So the CNN story intended to dispel a ridiculous rumor may have simply propagated it.

Much as we'd like to believe that people stand in voting booths rationally weighing the pros and cons of different candidates, it is simply not the way things work. And worse, this is not a problem that can be solved by people getting "more informed"; that could exacerbate things.

At the risk of sounding pessimistic, we may have to accept this fact of democracy. Voters do not have a great enough incentive to rationally evaluate their political decisions; instead we allow the emotional, reactive part of our brains to take over.

Beyond that, we should encourage Journalism schools to heed Wang and Aamodt's advice for the media:

1. State the facts without reinforcing the falsehood. Repeating a false rumor can inadvertently make it stronger. In covering the controversy over a New Yorker cover caricaturing Barack and Michelle Obama, many journalists repeated the charges against the candidate - often citing polling data on how many Americans believe them - before noting that the beliefs were false. Particularly damaging is the common practice of replaying parts of an ad before debunking its content.

A related mistake is saying that something is newsworthy because "the story is out there." Reporting on coverage by a less credible source such as The Drudge Report, even with disclaimers, will inevitably spread the story. False statements should not be presented neutrally since they are likely to be remembered later as being true.

2. Tell the truth with images. Nearly half of the brain is dedicated to processing visual information. When images do not match words, viewers tend to remember what they see, not what they hear. Karl Rove has said that campaigns should be run as if the television's sound is turned down.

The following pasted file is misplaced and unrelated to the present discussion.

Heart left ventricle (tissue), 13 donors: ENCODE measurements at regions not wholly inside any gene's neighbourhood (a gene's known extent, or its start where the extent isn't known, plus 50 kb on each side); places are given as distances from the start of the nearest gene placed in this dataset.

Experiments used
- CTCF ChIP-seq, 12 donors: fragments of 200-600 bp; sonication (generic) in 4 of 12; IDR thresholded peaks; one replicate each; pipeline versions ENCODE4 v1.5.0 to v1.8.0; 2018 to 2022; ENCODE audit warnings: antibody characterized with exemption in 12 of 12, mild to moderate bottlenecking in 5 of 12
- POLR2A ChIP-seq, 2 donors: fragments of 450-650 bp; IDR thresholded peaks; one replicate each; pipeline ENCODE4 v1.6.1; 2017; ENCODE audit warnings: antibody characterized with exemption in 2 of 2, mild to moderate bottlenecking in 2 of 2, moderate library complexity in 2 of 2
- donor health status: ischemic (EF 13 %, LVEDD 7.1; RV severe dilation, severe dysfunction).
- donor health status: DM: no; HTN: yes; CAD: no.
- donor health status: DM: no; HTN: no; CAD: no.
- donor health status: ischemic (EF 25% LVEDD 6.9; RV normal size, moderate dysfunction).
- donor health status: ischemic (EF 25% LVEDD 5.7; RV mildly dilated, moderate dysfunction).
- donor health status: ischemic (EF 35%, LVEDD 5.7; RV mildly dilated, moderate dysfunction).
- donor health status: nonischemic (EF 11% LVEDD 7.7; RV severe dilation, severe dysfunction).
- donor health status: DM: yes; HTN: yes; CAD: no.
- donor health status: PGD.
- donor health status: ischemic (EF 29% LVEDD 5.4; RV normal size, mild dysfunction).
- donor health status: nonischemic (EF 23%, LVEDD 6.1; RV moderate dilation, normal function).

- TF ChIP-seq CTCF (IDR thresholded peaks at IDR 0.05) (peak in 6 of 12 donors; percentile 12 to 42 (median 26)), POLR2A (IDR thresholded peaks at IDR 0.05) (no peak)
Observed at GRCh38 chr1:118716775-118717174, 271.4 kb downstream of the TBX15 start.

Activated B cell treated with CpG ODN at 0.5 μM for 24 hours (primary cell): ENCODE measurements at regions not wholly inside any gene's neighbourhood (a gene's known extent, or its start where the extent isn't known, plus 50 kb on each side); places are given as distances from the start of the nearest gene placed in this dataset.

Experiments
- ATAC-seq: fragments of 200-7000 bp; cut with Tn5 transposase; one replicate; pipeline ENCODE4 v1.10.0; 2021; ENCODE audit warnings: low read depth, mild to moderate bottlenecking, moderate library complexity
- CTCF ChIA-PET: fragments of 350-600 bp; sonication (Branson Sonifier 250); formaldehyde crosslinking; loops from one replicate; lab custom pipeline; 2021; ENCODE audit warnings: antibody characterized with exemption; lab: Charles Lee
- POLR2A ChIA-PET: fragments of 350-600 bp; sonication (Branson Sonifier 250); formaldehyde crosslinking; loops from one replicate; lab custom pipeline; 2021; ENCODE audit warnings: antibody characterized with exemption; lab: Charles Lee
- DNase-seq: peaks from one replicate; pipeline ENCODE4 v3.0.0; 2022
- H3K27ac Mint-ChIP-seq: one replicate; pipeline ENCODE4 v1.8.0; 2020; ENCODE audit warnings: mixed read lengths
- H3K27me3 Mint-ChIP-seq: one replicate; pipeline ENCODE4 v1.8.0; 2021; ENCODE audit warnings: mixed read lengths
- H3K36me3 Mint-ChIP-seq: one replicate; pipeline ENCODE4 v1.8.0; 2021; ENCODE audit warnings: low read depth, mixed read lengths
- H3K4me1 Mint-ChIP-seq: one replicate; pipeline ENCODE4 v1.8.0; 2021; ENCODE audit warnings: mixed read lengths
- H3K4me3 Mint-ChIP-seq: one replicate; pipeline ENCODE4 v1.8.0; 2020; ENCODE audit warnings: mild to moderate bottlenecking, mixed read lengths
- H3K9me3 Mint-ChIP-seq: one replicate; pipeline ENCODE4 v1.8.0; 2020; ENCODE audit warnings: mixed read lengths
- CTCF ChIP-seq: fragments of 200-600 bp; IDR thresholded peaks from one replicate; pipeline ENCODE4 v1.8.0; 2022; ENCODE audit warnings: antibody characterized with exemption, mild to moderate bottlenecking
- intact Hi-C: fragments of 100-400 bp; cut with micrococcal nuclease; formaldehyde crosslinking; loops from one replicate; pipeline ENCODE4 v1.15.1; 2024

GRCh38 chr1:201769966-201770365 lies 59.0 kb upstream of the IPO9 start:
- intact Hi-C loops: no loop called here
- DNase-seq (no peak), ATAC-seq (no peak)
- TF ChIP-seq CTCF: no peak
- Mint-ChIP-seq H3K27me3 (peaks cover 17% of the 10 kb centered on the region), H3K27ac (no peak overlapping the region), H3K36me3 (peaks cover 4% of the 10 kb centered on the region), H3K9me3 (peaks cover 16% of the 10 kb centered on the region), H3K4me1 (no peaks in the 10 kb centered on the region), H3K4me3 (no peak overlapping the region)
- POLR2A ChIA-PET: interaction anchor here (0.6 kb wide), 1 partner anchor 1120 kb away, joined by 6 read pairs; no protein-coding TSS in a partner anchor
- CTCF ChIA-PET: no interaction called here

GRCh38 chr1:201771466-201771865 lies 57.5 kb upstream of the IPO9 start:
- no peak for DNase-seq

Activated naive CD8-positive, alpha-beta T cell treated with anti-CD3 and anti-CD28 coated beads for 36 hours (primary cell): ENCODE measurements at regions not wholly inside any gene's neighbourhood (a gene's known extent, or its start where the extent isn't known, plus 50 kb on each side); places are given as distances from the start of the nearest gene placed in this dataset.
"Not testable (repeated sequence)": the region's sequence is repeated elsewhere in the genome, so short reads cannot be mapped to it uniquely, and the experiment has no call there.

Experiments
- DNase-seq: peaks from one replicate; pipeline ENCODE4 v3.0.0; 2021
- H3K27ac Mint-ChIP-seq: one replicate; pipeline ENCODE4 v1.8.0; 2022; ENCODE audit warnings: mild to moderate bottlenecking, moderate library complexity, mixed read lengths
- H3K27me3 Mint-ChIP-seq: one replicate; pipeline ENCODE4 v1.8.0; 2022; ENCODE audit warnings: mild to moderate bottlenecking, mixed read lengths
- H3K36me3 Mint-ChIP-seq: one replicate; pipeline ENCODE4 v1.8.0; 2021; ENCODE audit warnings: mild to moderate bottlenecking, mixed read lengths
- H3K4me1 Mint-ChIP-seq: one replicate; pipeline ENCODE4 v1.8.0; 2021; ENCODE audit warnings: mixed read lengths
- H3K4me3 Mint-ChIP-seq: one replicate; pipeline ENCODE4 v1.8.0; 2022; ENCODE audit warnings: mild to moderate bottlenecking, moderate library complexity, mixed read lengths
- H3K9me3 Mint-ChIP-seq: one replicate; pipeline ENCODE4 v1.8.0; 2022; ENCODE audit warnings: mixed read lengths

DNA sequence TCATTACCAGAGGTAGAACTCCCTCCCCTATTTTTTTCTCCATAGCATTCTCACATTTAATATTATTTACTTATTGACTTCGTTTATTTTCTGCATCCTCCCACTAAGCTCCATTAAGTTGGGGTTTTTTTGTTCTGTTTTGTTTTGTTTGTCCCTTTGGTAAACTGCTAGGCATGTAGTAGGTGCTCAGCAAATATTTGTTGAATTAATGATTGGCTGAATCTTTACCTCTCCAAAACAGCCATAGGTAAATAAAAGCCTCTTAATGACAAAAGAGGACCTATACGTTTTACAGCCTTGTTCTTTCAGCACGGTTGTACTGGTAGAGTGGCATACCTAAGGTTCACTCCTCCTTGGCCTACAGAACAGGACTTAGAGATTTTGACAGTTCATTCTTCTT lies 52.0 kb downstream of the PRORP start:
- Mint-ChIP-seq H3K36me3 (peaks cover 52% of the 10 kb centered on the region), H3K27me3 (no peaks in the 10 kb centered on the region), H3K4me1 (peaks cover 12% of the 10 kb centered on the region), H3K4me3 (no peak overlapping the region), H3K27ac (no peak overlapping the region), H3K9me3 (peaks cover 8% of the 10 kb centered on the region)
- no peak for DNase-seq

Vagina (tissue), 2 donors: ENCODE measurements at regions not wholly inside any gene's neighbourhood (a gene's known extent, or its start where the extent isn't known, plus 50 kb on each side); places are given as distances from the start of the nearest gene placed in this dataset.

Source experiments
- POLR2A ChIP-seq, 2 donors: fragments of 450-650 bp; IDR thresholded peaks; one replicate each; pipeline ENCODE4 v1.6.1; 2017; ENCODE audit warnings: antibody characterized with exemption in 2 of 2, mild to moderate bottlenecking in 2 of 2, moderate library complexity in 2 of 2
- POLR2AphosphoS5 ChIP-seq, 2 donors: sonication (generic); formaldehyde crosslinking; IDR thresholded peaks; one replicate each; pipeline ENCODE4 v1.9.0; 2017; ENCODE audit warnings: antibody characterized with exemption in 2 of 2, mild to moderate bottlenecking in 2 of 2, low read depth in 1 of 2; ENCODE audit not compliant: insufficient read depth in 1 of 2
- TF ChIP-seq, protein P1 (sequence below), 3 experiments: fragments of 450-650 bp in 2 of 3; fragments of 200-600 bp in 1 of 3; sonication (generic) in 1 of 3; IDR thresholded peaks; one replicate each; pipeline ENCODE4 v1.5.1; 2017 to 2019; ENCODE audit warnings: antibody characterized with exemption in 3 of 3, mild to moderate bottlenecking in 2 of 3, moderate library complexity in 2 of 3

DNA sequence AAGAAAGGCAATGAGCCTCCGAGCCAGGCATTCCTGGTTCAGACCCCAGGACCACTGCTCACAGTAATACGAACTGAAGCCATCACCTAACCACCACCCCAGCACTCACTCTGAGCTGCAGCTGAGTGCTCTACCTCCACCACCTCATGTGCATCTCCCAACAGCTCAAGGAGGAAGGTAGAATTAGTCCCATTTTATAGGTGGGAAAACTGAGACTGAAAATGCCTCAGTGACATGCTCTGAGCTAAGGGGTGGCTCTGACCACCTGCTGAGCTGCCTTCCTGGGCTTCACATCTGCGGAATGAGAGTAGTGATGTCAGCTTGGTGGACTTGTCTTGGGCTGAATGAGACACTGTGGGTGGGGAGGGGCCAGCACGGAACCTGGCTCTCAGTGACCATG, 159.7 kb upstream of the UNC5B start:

Television journalists should avoid presenting images that contradict the story. One recent CNN report on autism was accompanied by images of concerned mothers, vaccines, doctor’s offices, and autistic children - even though the voiceover reported a scientific finding that debunked a link between vaccines and autism. Another recent story featured a threatening swarthy face subtitled "Obama the Antichrist?" - a statement that CNN would presumably not claim to be true.

3. Provide a compelling storyline or mental framework for the truth. Effective debunking requires replacing the falsehood with positive content. A good response to the McCain rumor, for example, would tell about his adoption of his adopted Bangladeshi daughter Bridget, thereby accounting for photographs of him with a dark-skinned child.

4. Discredit the source. Ideas have special staying power if they evoke a feeling of disgust. Indeed, brain pathways dedicated to processing disgust can be activated by descriptions of morally repellent behavior. The motives of the purveyors of falsehoods can provide a powerful story hook. A recent example is the press coverage pointing out Obama Nation author Jerome Corsi's motivations and past of racist Web commentary and allegations of Bush Administration complicity in the 9/11 attacks.

To avoid contributing to the formation of false beliefs, journalists may need to re-examine their practices. In 1919, Supreme Court Justice Oliver Wendell Holmes wrote that "the best test of truth is the power of the thought to get itself accepted in the competition of the market." Our brains do not naturally obey this admirable dictum. But by better understanding the mechanisms of memory, perhaps journalists can move their modern audience closer to Holmes's ideal.